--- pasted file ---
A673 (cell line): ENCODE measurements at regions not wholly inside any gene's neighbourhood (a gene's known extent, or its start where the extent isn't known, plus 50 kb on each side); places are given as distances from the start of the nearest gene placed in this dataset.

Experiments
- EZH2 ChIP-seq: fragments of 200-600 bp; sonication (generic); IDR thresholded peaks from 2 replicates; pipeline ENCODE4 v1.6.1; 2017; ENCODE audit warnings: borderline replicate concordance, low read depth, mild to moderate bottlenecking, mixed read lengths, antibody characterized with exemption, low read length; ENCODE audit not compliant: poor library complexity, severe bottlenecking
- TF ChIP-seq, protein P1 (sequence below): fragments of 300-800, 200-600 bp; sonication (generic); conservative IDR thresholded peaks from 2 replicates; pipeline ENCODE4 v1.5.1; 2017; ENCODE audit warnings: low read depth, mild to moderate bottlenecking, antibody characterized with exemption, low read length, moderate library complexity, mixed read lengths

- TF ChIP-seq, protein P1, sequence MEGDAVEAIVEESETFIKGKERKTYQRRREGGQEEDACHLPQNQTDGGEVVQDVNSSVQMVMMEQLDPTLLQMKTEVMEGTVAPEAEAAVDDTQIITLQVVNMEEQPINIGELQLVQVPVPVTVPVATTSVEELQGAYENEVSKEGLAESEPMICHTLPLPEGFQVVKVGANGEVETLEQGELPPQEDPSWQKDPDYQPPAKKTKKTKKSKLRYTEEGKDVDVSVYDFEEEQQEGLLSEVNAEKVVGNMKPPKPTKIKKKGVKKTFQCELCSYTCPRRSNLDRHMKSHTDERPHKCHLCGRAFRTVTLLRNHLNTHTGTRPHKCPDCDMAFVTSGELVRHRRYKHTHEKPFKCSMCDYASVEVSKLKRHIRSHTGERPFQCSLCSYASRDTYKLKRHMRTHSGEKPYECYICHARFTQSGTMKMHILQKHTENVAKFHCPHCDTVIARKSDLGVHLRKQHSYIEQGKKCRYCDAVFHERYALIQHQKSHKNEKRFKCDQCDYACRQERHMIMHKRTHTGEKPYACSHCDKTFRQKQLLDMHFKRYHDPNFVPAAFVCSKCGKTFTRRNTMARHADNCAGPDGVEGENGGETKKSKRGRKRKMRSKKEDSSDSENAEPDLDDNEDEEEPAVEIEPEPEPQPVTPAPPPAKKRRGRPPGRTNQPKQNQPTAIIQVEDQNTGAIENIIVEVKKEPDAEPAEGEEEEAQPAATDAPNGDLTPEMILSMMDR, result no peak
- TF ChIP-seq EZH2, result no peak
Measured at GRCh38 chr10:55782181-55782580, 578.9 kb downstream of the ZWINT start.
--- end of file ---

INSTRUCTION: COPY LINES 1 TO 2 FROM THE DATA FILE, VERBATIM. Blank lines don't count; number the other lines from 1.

A673 (cell line): ENCODE measurements at regions not wholly inside any gene's neighbourhood (a gene's known extent, or its start where the extent isn't known, plus 50 kb on each side); places are given as distances from the start of the nearest gene placed in this dataset.

Experiments